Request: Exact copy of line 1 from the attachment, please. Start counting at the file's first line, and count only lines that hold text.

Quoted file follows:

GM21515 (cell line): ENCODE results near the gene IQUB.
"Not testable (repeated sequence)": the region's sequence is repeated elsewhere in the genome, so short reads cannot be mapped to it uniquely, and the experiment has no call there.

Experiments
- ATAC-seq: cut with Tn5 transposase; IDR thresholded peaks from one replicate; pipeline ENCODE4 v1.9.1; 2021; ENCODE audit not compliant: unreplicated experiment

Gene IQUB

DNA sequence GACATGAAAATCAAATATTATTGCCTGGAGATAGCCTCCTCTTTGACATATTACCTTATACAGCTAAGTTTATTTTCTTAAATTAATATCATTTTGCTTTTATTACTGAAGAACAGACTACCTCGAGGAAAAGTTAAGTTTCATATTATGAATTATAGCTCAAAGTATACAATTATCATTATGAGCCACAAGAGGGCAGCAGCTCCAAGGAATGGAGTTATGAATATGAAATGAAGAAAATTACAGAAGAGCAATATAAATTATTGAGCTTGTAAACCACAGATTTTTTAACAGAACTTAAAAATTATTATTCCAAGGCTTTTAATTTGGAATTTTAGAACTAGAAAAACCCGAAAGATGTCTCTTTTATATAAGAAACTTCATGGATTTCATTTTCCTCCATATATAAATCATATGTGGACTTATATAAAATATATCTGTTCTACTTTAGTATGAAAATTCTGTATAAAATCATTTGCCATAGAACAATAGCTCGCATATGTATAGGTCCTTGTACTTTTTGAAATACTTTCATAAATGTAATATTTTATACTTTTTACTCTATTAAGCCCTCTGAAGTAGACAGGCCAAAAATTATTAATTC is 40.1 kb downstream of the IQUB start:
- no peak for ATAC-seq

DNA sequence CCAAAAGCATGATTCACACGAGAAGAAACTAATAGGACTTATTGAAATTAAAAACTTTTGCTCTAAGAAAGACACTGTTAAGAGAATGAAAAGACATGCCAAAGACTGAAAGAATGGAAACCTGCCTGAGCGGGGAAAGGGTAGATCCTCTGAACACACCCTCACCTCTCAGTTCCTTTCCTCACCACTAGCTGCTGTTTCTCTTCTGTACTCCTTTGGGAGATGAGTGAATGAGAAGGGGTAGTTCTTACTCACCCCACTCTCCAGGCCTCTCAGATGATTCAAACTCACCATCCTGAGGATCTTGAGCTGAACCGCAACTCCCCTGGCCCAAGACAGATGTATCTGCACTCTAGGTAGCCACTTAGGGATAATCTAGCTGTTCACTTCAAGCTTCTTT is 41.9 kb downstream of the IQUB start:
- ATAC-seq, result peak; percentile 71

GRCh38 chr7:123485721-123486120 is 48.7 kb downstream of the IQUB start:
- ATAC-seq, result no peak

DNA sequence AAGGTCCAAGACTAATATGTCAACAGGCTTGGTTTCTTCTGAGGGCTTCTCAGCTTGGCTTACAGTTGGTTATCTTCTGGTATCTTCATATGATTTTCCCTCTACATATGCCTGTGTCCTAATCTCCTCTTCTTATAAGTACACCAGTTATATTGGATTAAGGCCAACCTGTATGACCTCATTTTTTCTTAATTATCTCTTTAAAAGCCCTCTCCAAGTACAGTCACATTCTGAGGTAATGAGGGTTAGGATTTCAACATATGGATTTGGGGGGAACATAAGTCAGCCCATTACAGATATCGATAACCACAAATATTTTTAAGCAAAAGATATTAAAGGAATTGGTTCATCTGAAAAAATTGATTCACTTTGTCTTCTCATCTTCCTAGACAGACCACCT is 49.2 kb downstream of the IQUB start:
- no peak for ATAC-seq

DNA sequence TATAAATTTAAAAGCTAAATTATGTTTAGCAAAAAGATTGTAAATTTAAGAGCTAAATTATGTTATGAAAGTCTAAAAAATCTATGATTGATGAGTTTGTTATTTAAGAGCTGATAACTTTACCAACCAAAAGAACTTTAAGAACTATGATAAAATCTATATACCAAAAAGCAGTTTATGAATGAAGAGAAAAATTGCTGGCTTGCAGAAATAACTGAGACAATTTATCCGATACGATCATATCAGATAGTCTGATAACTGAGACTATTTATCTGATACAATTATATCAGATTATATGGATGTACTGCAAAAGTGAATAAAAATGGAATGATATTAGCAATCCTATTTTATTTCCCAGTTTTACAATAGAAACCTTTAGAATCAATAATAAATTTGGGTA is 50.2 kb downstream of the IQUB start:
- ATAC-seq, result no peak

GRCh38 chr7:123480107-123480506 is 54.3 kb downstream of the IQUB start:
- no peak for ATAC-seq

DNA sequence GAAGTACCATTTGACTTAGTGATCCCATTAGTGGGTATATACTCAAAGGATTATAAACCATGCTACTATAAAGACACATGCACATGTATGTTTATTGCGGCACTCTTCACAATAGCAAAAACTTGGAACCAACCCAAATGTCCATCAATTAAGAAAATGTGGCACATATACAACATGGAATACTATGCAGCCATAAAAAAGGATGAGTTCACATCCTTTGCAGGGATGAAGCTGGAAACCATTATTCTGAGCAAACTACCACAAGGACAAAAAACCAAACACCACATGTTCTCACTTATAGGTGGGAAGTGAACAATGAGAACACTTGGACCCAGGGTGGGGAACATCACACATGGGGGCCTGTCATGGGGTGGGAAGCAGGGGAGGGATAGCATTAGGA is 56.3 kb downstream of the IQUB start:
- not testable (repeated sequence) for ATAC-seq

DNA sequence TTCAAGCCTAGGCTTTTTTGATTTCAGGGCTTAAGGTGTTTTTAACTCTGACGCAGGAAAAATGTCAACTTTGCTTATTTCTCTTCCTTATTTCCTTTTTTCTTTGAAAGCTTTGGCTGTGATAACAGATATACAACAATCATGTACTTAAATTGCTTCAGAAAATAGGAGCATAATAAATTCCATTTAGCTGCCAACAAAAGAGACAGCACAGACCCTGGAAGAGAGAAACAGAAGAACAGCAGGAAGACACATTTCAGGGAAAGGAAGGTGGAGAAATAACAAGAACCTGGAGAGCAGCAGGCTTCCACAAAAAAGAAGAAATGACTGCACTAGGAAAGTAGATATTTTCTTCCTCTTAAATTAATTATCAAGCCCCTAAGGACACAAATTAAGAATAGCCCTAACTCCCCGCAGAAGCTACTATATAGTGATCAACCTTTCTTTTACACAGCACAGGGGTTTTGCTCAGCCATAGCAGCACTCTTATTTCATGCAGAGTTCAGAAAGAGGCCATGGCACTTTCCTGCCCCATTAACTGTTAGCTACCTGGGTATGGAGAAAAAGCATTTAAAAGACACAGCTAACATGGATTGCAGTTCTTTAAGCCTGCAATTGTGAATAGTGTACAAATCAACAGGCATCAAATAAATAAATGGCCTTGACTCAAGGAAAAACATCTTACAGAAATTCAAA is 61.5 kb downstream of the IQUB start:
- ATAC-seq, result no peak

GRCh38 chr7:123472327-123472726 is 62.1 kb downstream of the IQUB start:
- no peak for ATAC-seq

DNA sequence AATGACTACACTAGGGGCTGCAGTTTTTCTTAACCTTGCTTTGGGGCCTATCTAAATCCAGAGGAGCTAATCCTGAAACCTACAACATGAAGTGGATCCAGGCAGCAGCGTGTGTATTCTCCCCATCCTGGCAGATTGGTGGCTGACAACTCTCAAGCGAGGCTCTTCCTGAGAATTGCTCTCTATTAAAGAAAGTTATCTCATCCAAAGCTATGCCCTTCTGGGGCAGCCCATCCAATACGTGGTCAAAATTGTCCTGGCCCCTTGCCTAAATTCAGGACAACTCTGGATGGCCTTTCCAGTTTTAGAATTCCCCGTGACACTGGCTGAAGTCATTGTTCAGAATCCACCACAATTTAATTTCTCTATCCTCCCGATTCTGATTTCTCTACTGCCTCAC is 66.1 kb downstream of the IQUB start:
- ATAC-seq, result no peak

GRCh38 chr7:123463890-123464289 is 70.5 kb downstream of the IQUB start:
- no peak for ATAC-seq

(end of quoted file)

GM21515 (cell line): ENCODE results near the gene IQUB.